An al Qaeda in Iraq leader disavows Abu Ayyub al-Masri, exposing the faults between the Zarqawi and al-Masri factions
Al Arabiya television has aired a videotape of a member of al Qaeda in Iraq denouncing the organization’s current leadership, singling out Abu Ayyub al-Masri for undertaking “‘unjustified violations’ such as the killing of prominent sheikhs in Iraq,” according to Reuters. The jihadi’s nom de guerre is Abu Osama al-Mujahid, and he is calling for an Iraqi to lead al Qaeda in Iraq after the death of Abu Musabal-Zarqawi.
Al-Mujahid has shielded his face and altered his voice to mask his identity. Reuters provides the following quotes:
“Just because you don’t know the men in Iraq is not a reason for you to choose anyone who makes himself visible… We urge that the (leadership) be delegated to an Iraqi just as it has been delegated to an Afghani in Afghanistan… We pray to God that you receive our message and that some of those surrounding you don’t hide it from you, so that you can make the appropriate decision and cancel the pledge of allegiance in Iraq. We are your sons and won’t fail in leading the war and jihad.”
The “cancel the pledge of allegiance in Iraq” is referring to the appointment of al-Masri as al Qaeda in Iraq’s commander.
On first glance, this appears to point to serious questions about al-Masri’s leadership capabilities. But this tape reflects the divisions between the Zarqawi faction and the al Qaeda central leadership supported al-Masri faction. The death of Zarqawi provided al Qaeda’s central leadership to push aside Zarqawi’s leaders, and replace the command structure of al Qaeda in Iraq. As the Attyia and Zawahiri letters clearly demonstrate, al Qaeda central has looking to “moderate” and “legitimize” the jihad in Iraq for well over a year. Zarqawi’s death presented the opportunity. As a result, Zarqawi’s lieutenants lost their positions of influence in the organization.
Al-Mujahid is from the Zarqawi faction, and is lamenting over the Zarqawi faction’s loss of power inside al Qaeda in Iraq. He is appealing to the leadership of al Qaeda by projecting two of Attyia and Zawahiri’s criticisms of Zarqawi onto al-Masri. First, the the accusation that al-Masri has been assassinating tribal sheikhs and other jihadi groups is an attempt to show al-Masri has not moderated his behavior. “They also killed leaders from other factions who the Crusaders offered bounties worth hundreds of thousands of dollars so as to either arrest or kill them,” said Al-Mujahid.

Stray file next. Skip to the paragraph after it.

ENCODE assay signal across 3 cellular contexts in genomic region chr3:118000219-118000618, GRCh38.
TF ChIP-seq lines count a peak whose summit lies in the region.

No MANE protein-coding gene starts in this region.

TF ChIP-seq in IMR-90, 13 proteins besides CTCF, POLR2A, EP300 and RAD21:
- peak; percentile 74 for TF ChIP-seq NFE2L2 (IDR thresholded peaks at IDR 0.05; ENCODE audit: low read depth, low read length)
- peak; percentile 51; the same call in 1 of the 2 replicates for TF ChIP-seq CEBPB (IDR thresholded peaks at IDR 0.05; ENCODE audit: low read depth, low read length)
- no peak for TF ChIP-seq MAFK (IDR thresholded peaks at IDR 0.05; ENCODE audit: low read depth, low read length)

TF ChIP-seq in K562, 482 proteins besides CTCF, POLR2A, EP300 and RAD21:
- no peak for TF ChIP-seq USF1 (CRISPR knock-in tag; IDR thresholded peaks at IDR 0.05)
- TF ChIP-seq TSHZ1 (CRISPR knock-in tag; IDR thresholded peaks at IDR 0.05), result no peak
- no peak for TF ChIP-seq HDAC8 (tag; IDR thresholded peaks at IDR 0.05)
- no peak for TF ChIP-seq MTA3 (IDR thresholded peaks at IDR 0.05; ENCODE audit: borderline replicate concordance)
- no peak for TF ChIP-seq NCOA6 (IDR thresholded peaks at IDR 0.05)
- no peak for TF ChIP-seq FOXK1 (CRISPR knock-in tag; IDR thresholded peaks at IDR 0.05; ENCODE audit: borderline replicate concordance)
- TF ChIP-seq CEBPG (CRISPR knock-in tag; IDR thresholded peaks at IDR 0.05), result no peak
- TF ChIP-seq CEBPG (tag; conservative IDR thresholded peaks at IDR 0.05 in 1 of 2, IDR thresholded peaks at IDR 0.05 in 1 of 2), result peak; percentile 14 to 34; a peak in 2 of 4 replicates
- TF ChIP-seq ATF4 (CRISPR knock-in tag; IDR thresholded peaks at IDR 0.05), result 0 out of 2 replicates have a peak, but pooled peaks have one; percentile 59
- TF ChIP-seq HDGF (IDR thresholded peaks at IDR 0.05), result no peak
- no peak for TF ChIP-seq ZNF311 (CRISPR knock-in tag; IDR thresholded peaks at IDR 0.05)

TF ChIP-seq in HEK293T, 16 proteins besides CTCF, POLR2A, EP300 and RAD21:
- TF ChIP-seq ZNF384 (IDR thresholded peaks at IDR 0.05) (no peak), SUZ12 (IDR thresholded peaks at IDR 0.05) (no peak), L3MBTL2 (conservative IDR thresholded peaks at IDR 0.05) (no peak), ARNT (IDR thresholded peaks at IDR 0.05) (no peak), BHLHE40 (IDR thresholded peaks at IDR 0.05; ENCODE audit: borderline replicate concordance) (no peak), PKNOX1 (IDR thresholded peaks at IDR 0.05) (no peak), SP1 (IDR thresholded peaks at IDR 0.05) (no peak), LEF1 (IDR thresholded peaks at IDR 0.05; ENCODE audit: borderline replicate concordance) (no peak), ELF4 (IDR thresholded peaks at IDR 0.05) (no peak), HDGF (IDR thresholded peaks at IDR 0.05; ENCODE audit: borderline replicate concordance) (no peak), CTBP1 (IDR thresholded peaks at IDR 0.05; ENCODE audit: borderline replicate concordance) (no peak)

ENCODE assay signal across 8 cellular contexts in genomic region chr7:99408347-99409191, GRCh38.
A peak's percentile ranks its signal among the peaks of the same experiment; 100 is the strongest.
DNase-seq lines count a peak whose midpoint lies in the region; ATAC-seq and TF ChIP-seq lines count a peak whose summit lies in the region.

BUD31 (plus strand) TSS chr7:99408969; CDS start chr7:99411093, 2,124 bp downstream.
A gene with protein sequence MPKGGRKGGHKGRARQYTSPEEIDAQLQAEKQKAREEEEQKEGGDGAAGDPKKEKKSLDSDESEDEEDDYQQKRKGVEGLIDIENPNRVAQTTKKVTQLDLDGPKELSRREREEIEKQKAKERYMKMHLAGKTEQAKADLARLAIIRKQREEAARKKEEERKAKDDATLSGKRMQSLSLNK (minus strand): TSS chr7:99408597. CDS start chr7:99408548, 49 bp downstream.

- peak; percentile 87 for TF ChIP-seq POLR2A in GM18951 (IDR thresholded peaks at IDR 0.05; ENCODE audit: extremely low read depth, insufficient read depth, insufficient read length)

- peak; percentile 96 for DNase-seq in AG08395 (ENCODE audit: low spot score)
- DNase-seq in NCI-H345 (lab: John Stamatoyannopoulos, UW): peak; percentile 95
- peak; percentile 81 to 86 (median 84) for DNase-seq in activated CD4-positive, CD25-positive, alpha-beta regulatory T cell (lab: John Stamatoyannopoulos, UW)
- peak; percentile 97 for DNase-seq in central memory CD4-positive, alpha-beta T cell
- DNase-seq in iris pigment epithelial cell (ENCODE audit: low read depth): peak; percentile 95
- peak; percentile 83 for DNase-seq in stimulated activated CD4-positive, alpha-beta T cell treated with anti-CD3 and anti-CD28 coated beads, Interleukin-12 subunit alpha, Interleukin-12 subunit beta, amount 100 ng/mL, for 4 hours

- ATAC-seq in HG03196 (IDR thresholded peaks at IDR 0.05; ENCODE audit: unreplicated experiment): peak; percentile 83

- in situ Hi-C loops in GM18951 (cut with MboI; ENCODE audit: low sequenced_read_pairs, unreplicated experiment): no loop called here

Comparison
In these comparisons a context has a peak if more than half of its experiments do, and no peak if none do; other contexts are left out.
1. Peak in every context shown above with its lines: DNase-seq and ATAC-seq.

“Other mujahidin preferred to fight the organization [the Islamic Army in Iraq], based on fatwas [religious rulings] issued by senior ulema that ordered them to fight back and this was hinted at by Abu-Hamzah al-Muhajir in his speech. In it, he spoke about what happened in Al-Ramadi where armed men attacked leaders of the organization after praying at mosques, isolated them, and killed them in front of people.
Similar incidents took place in various places in Al-Karmah, Al-Khalidiyah, Al-Fallujah, and other places. I here say that they were not deterred by these incidents, but persisted in their deviation. Out of fear for themselves, they began to terrorize people who wanted to go to schools and universities, using statements issued by fake names, such as Mujahidin al-Anbar leaving out the words the Shura Council.
Second, appealing to replace al-Masri with an Iraqi leader furthers the desire to give the leadership an Iraqi face. Al-Masri is an Egyptian, and a protege of Ayman al-Zawahiri.
Al-Mujahid’s plea will likely fall on deaf ears. Al-Masri is Zawahiri’s personal choice to lead al Qaeda in Iraq. He has shown promise by getting six of the Anbar tribes to join the “Mutayibeen Coalition.” Al-Masri has achieved limited success with the tribes while Zarqawi only alienated them. It is for a good reason al-Mujahid shielded his identity. Al-Qaeda leaders have a reputation for ruthlessly removing internal opposition. When a Yemeni al Qaeda faction sent a letter criticizing Saif al-Adel several years ago, he had the authors of the letter murdered. Brutally.
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